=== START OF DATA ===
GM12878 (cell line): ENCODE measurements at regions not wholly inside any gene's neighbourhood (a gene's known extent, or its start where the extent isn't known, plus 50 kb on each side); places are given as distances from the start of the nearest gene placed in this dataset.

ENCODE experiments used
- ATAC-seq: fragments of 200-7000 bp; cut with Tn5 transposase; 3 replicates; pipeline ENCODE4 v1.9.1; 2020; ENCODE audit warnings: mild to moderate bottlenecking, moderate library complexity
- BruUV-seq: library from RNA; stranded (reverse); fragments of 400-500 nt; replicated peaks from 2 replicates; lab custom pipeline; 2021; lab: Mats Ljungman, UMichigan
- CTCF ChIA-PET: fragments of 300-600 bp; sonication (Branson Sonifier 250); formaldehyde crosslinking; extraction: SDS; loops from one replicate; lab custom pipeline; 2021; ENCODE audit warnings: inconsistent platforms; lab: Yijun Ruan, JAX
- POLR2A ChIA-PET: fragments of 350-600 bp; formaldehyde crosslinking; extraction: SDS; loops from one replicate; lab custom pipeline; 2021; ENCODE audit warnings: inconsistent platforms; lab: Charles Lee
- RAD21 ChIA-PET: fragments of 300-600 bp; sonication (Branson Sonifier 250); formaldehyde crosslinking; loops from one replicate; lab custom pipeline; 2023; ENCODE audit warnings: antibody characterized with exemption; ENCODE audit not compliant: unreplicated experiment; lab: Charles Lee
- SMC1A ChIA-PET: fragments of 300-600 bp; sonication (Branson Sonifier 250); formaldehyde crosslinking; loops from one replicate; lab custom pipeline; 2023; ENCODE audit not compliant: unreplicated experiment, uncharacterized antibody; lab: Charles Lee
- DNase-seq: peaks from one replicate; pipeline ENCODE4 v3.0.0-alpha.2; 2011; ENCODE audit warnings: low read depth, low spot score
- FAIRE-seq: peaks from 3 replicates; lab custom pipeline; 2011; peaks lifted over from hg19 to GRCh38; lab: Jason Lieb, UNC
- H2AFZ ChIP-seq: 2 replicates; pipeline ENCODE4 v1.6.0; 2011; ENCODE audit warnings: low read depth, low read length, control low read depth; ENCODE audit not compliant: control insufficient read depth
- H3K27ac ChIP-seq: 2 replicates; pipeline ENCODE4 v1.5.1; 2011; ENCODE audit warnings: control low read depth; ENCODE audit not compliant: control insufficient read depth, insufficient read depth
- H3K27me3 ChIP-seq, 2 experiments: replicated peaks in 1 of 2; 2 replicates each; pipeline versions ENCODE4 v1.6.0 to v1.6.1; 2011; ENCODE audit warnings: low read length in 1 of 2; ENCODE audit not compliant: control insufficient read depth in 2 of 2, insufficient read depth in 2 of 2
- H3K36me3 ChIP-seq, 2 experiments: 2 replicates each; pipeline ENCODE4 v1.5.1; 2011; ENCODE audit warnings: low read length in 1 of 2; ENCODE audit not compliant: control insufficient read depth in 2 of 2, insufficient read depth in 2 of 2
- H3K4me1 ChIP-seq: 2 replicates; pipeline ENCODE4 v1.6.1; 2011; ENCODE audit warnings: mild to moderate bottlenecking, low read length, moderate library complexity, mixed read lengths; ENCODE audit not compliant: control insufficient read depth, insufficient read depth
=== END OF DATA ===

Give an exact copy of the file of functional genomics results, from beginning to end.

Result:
GM12878 (cell line): ENCODE measurements at regions not wholly inside any gene's neighbourhood (a gene's known extent, or its start where the extent isn't known, plus 50 kb on each side); places are given as distances from the start of the nearest gene placed in this dataset.

ENCODE experiments used
- ATAC-seq: fragments of 200-7000 bp; cut with Tn5 transposase; 3 replicates; pipeline ENCODE4 v1.9.1; 2020; ENCODE audit warnings: mild to moderate bottlenecking, moderate library complexity
- BruUV-seq: library from RNA; stranded (reverse); fragments of 400-500 nt; replicated peaks from 2 replicates; lab custom pipeline; 2021; lab: Mats Ljungman, UMichigan
- CTCF ChIA-PET: fragments of 300-600 bp; sonication (Branson Sonifier 250); formaldehyde crosslinking; extraction: SDS; loops from one replicate; lab custom pipeline; 2021; ENCODE audit warnings: inconsistent platforms; lab: Yijun Ruan, JAX
- POLR2A ChIA-PET: fragments of 350-600 bp; formaldehyde crosslinking; extraction: SDS; loops from one replicate; lab custom pipeline; 2021; ENCODE audit warnings: inconsistent platforms; lab: Charles Lee
- RAD21 ChIA-PET: fragments of 300-600 bp; sonication (Branson Sonifier 250); formaldehyde crosslinking; loops from one replicate; lab custom pipeline; 2023; ENCODE audit warnings: antibody characterized with exemption; ENCODE audit not compliant: unreplicated experiment; lab: Charles Lee
- SMC1A ChIA-PET: fragments of 300-600 bp; sonication (Branson Sonifier 250); formaldehyde crosslinking; loops from one replicate; lab custom pipeline; 2023; ENCODE audit not compliant: unreplicated experiment, uncharacterized antibody; lab: Charles Lee
- DNase-seq: peaks from one replicate; pipeline ENCODE4 v3.0.0-alpha.2; 2011; ENCODE audit warnings: low read depth, low spot score
- FAIRE-seq: peaks from 3 replicates; lab custom pipeline; 2011; peaks lifted over from hg19 to GRCh38; lab: Jason Lieb, UNC
- H2AFZ ChIP-seq: 2 replicates; pipeline ENCODE4 v1.6.0; 2011; ENCODE audit warnings: low read depth, low read length, control low read depth; ENCODE audit not compliant: control insufficient read depth
- H3K27ac ChIP-seq: 2 replicates; pipeline ENCODE4 v1.5.1; 2011; ENCODE audit warnings: control low read depth; ENCODE audit not compliant: control insufficient read depth, insufficient read depth
- H3K27me3 ChIP-seq, 2 experiments: replicated peaks in 1 of 2; 2 replicates each; pipeline versions ENCODE4 v1.6.0 to v1.6.1; 2011; ENCODE audit warnings: low read length in 1 of 2; ENCODE audit not compliant: control insufficient read depth in 2 of 2, insufficient read depth in 2 of 2
- H3K36me3 ChIP-seq, 2 experiments: 2 replicates each; pipeline ENCODE4 v1.5.1; 2011; ENCODE audit warnings: low read length in 1 of 2; ENCODE audit not compliant: control insufficient read depth in 2 of 2, insufficient read depth in 2 of 2
- H3K4me1 ChIP-seq: 2 replicates; pipeline ENCODE4 v1.6.1; 2011; ENCODE audit warnings: mild to moderate bottlenecking, low read length, moderate library complexity, mixed read lengths; ENCODE audit not compliant: control insufficient read depth, insufficient read depth